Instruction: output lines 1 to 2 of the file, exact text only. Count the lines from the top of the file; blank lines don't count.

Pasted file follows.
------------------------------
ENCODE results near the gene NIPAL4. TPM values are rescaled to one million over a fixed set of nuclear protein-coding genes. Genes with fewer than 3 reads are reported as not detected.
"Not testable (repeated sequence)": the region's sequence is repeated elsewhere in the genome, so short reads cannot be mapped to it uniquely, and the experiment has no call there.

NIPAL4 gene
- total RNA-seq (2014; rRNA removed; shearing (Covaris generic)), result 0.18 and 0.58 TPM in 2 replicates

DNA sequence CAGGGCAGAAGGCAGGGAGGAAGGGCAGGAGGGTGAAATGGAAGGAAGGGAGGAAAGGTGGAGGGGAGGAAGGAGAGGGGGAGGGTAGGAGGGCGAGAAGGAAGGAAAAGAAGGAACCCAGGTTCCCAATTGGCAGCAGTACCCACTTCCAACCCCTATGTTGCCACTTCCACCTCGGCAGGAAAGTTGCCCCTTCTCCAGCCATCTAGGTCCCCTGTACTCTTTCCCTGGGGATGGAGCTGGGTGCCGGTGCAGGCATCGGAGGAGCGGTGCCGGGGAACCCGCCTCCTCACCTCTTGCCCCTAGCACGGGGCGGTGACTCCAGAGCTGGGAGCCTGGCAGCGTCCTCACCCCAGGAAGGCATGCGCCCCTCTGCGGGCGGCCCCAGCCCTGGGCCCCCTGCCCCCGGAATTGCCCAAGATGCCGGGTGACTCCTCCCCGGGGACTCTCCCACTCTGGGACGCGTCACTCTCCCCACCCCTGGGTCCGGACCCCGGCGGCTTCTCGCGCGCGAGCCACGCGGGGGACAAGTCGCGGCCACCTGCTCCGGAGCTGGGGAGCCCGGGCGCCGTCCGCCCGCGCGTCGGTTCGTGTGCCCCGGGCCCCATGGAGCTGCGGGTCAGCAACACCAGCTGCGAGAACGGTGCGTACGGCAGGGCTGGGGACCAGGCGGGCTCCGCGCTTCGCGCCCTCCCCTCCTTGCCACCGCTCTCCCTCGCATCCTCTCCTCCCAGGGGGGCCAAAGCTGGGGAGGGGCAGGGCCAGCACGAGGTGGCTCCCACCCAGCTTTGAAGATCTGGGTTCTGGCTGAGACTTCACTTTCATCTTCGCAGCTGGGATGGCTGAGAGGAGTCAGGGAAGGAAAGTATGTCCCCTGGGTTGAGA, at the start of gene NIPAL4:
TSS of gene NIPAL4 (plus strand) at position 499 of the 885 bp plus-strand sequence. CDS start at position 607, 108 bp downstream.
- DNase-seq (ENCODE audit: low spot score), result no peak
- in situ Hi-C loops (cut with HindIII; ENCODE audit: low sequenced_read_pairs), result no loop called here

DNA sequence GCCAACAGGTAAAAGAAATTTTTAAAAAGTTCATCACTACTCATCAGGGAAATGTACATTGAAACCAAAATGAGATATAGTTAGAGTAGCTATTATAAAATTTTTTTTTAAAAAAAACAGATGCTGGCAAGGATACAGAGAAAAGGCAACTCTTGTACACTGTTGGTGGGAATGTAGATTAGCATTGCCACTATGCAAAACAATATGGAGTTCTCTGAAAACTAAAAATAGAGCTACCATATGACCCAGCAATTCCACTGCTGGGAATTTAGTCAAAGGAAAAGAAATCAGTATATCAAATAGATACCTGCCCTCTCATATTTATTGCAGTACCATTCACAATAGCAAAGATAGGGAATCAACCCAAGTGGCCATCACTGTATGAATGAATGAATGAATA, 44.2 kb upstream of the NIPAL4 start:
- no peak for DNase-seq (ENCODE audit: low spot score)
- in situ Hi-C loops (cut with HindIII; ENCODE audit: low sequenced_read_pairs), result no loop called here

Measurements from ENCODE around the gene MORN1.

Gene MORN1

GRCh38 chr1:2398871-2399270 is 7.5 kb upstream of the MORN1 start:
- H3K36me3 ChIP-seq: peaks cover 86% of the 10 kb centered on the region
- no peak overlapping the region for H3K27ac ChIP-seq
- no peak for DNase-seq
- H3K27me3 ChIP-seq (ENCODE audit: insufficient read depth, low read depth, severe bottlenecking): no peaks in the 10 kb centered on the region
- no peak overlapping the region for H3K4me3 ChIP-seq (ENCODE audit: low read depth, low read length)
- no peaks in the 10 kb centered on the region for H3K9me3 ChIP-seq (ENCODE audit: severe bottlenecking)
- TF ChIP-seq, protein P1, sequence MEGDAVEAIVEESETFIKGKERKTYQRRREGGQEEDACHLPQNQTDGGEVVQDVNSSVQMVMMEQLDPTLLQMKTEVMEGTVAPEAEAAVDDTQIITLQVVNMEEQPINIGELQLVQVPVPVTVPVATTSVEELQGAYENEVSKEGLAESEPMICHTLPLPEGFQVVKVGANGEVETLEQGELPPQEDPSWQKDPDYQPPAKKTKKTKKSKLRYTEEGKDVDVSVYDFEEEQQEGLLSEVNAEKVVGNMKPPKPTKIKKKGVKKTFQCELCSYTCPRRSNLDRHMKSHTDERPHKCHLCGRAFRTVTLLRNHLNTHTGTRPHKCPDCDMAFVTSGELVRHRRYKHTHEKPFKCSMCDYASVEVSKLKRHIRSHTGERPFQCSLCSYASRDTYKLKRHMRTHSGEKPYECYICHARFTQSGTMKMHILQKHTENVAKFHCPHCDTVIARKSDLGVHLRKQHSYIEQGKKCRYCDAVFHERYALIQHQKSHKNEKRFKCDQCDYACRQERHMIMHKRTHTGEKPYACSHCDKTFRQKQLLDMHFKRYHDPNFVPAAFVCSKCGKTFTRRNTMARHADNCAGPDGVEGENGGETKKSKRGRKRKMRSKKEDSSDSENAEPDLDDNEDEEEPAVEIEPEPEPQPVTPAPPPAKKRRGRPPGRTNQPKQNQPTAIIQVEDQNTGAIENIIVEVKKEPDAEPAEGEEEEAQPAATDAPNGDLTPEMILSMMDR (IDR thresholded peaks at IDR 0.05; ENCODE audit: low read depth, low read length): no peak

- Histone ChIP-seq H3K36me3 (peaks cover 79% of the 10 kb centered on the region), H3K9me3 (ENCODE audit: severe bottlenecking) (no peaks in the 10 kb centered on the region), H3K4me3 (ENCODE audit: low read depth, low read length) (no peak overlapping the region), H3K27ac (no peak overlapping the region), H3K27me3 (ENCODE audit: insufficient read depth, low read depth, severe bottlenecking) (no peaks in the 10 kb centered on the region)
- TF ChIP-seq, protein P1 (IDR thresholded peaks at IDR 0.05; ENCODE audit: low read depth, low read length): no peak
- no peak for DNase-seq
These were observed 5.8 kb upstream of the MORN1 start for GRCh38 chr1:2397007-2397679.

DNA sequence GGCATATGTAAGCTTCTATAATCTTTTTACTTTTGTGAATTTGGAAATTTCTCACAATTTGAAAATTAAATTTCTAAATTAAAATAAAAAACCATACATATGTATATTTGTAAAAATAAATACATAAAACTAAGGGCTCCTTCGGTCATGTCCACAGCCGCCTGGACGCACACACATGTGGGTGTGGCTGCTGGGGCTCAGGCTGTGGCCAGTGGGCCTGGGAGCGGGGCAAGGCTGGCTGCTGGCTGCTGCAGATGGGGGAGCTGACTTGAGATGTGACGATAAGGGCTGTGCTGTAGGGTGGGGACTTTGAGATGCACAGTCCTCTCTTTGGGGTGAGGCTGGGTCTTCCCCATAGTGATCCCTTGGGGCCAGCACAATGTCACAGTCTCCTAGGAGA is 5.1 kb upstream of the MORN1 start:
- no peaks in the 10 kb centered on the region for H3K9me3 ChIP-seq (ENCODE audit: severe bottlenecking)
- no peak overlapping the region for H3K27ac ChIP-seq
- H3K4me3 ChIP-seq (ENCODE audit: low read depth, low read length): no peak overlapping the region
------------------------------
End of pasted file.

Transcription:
ENCODE results near the gene NIPAL4. TPM values are rescaled to one million over a fixed set of nuclear protein-coding genes. Genes with fewer than 3 reads are reported as not detected.
"Not testable (repeated sequence)": the region's sequence is repeated elsewhere in the genome, so short reads cannot be mapped to it uniquely, and the experiment has no call there.